French Prime Minister Elisabeth Borne warned company bosses on Monday about the risk of energy rationing this winter and urged them to take steps to reduce their consumption.
"If we act collectively then we can overcome the risk of shortages, but unless everyone takes part and if all the bad-case scenarios come together then we could be forced to impose reductions on consumers," she told the Medef business group.
"If we end up with rationing, companies will be the most affected and unfortunately we need to be prepared for it," she continued.
Borne said the government was already drawing up contingency plans, including a "quota trading system" that would enable companies to buy and sell power quotas.
The government was also preparing measures to support companies that would be "too severely affected" by rationing.
The clear warning about the risk of shortages further underlines efforts by the government to prepare public opinion and businesses for looming difficulties caused by the ongoing war in Ukraine.
Speaking last week at the first cabinet meeting since the August summer holidays, President Emmanuel Macron warned that France might need to make "sacrifices" as a result of what he called the "end of abundance".
"Every company needs to mobilise and act. I call on everyone to establish their own energy-saving plans in September," Borne continued, while stressing that the crisis would help the transition away from fossil fuels.
"The months ahead are just a step in the bigger transition that we need to make," she said.
France is more sheltered than many European countries from the surge in gas prices caused by Russia's decision to reduce its exports to Europe after its invasion of Ukraine in February.
France generates some 70 percent of its electricity from a fleet of 56 nuclear reactors, but 32 are currently offline either for routine maintenance or to evaluate corrosion risks.
Borne said that "the restarting of reactors that have been shut is essential to avoid blackouts."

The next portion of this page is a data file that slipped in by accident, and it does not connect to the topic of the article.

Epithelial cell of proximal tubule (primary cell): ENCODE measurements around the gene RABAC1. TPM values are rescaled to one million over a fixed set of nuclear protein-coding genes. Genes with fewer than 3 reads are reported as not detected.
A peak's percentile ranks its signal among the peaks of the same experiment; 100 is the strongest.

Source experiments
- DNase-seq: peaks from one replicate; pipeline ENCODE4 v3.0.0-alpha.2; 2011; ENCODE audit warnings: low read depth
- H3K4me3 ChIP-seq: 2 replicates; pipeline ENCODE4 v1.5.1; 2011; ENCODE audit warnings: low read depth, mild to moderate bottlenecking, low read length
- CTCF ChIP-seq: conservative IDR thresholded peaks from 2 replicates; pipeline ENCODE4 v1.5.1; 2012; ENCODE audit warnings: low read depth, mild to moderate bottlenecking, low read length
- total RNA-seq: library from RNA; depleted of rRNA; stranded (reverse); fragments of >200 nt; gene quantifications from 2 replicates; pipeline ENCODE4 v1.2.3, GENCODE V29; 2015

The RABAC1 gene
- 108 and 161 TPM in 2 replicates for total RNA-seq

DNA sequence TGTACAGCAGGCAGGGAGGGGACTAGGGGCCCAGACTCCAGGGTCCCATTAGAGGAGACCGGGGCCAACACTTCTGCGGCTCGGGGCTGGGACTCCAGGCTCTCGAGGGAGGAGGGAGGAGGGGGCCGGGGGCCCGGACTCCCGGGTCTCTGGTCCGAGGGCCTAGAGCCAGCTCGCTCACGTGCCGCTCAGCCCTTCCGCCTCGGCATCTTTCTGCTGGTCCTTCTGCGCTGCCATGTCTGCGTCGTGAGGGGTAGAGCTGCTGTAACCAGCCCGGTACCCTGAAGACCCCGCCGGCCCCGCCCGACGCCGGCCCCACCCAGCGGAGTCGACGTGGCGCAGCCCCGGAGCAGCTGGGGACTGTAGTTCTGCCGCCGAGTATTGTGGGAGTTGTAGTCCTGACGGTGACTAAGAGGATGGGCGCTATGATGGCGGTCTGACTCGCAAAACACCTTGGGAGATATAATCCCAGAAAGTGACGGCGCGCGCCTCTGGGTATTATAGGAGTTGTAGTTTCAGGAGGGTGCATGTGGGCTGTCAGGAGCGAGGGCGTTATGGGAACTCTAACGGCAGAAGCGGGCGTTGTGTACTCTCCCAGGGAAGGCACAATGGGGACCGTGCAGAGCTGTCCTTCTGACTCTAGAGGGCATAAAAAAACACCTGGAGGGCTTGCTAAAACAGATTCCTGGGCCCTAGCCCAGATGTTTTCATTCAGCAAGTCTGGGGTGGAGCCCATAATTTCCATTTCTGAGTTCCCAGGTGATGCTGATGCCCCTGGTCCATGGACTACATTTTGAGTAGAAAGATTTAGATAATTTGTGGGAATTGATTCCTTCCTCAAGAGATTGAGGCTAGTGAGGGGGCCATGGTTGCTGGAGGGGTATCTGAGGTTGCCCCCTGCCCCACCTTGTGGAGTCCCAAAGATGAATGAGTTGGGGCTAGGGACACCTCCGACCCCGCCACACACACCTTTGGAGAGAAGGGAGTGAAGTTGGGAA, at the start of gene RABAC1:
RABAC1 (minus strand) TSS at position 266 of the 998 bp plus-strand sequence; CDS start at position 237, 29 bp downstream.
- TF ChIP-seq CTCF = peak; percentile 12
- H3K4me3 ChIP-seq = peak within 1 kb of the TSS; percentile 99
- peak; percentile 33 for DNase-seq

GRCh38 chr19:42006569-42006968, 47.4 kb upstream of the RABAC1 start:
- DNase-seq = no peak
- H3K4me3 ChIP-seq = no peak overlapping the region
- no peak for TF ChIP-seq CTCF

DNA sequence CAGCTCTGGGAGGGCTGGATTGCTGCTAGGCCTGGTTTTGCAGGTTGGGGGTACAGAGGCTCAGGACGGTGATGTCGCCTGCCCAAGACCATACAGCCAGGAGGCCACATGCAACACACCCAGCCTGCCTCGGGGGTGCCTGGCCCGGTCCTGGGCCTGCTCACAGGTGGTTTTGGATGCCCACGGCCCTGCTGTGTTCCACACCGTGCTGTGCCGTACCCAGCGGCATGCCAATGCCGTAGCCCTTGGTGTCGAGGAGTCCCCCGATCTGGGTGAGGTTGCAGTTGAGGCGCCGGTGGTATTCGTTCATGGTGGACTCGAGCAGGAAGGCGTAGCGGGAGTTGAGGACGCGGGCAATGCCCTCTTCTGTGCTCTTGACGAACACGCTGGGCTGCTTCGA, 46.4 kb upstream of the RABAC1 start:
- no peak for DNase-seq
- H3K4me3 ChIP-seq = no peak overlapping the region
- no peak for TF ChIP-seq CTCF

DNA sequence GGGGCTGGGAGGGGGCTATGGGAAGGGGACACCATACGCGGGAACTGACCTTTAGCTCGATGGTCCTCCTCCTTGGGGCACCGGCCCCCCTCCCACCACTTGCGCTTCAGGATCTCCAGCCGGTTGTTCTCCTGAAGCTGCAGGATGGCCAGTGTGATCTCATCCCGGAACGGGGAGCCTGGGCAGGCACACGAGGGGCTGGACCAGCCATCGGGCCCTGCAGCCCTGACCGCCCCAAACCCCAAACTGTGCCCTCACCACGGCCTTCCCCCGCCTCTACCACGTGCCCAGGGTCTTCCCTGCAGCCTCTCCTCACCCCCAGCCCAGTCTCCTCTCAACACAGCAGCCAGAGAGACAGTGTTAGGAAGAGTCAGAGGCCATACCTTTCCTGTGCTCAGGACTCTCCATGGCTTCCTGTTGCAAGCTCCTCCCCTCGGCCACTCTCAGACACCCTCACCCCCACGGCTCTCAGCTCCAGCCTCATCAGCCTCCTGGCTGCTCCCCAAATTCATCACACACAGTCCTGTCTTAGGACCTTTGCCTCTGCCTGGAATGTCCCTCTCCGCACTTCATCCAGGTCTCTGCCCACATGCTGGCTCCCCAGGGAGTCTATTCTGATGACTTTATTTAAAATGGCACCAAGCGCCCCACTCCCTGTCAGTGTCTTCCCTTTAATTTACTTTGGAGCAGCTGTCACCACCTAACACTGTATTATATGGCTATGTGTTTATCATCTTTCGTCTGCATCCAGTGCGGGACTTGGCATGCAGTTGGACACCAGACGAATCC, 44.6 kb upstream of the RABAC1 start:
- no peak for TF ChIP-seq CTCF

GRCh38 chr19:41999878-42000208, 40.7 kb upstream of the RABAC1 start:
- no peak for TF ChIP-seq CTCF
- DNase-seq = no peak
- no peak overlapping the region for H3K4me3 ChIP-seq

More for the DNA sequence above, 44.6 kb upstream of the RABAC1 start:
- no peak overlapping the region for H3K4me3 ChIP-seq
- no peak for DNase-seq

'Ok this winter'
Macron struck a more upbeat tone during a visit to Algeria last week where extra supplies from the North African producer were discussed.
"We are not going to have any problems because we depend very little on gas," Macron told reporters in Algiers on Friday. "We have one pipeline with Norway. We increased the volume and we've diversified things."
He pointed to a new terminal able to process liquefied natural gas (LNG) in the northern port of Le Havre, as well as efforts to fill French gas stock facilities, which are 90 percent full.
"So from a purely French perspective, things will be ok this winter. The issue is a European one," Macron explained, saying that "solidarity" might be needed to help out fellow EU partners who are more dependent on Russian gas.
Gas accounts for around 20 percent of France's overall energy consumption, but is used as a power source for less than 10 percent of its electricity, statistics from the International Energy Agency show.
French Energy Transition Minister Agnes Pannier-Runacher told the Medef meeting that the weather was "the most crucial factor of the months ahead".
Claire Waysand, deputy chief executive of energy supplier Engie, added that "to be sure that we get through winter with enough electricity and gas, we have an interest in it not being too cold.
"If so, then there might be days when there are real tensions."